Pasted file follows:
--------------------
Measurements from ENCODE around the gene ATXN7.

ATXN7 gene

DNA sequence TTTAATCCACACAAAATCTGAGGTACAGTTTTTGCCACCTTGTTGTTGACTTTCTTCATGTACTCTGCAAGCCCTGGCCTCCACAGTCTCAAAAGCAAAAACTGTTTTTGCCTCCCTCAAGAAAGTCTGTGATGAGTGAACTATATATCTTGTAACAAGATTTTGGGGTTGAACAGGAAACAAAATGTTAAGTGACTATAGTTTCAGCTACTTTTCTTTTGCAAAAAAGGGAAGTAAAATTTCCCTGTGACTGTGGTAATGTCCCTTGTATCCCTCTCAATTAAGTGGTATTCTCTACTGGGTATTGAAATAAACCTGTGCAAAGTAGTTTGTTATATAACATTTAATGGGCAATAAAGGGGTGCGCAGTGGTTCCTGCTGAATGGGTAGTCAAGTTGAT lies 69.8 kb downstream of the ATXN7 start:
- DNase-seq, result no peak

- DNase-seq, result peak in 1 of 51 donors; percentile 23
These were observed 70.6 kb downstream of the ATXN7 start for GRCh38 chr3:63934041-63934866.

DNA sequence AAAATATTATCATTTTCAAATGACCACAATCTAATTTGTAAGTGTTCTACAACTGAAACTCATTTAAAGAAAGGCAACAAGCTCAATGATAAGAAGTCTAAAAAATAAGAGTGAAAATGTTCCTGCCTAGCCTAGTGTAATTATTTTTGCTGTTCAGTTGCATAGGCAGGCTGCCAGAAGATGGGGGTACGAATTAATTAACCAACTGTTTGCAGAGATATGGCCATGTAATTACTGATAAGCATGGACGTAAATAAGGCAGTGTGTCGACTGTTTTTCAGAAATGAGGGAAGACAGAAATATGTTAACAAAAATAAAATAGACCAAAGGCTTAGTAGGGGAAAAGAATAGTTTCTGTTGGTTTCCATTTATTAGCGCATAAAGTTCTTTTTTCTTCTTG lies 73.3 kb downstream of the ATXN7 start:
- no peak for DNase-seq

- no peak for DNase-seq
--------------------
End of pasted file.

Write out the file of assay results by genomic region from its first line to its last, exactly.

Measurements from ENCODE around the gene ATXN7.

ATXN7 gene

DNA sequence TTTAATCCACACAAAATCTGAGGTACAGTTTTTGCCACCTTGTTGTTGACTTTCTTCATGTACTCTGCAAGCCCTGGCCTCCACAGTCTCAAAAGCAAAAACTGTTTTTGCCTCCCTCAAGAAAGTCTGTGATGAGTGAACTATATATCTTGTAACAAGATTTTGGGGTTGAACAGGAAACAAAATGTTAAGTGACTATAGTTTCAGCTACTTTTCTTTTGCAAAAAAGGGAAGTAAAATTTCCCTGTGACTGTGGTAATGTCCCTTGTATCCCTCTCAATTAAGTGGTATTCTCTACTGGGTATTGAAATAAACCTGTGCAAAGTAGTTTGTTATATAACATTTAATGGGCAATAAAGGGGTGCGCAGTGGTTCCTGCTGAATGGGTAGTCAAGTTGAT lies 69.8 kb downstream of the ATXN7 start:
- DNase-seq, result no peak

- DNase-seq, result peak in 1 of 51 donors; percentile 23
These were observed 70.6 kb downstream of the ATXN7 start for GRCh38 chr3:63934041-63934866.

DNA sequence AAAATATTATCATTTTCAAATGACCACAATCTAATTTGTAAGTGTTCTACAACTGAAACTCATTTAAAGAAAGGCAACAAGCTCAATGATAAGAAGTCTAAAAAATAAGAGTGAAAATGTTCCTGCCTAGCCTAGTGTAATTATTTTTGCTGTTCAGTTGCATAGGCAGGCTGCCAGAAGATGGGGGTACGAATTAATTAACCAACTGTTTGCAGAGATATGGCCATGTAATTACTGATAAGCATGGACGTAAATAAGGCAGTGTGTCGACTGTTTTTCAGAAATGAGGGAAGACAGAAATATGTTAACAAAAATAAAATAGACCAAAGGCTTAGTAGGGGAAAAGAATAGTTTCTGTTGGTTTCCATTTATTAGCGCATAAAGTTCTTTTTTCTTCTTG lies 73.3 kb downstream of the ATXN7 start:
- no peak for DNase-seq

- no peak for DNase-seq